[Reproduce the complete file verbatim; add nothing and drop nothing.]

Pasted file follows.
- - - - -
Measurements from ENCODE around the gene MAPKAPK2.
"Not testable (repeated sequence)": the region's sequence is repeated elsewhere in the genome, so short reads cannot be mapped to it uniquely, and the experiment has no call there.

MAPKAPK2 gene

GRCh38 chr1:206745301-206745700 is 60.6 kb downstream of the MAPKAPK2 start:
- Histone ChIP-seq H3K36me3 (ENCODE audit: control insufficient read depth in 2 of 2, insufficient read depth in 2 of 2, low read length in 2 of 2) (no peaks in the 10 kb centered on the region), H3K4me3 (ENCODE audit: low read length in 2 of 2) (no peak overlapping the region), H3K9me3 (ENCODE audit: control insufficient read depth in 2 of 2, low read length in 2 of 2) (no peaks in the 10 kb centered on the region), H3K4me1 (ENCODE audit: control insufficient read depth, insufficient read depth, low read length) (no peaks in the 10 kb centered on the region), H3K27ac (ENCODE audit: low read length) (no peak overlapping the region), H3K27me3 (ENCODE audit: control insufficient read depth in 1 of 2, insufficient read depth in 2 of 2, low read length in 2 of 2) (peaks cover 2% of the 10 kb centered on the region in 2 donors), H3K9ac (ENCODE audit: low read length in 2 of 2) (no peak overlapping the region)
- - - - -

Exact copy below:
Measurements from ENCODE around the gene MAPKAPK2.
"Not testable (repeated sequence)": the region's sequence is repeated elsewhere in the genome, so short reads cannot be mapped to it uniquely, and the experiment has no call there.

MAPKAPK2 gene

GRCh38 chr1:206745301-206745700 is 60.6 kb downstream of the MAPKAPK2 start:
- Histone ChIP-seq H3K36me3 (ENCODE audit: control insufficient read depth in 2 of 2, insufficient read depth in 2 of 2, low read length in 2 of 2) (no peaks in the 10 kb centered on the region), H3K4me3 (ENCODE audit: low read length in 2 of 2) (no peak overlapping the region), H3K9me3 (ENCODE audit: control insufficient read depth in 2 of 2, low read length in 2 of 2) (no peaks in the 10 kb centered on the region), H3K4me1 (ENCODE audit: control insufficient read depth, insufficient read depth, low read length) (no peaks in the 10 kb centered on the region), H3K27ac (ENCODE audit: low read length) (no peak overlapping the region), H3K27me3 (ENCODE audit: control insufficient read depth in 1 of 2, insufficient read depth in 2 of 2, low read length in 2 of 2) (peaks cover 2% of the 10 kb centered on the region in 2 donors), H3K9ac (ENCODE audit: low read length in 2 of 2) (no peak overlapping the region)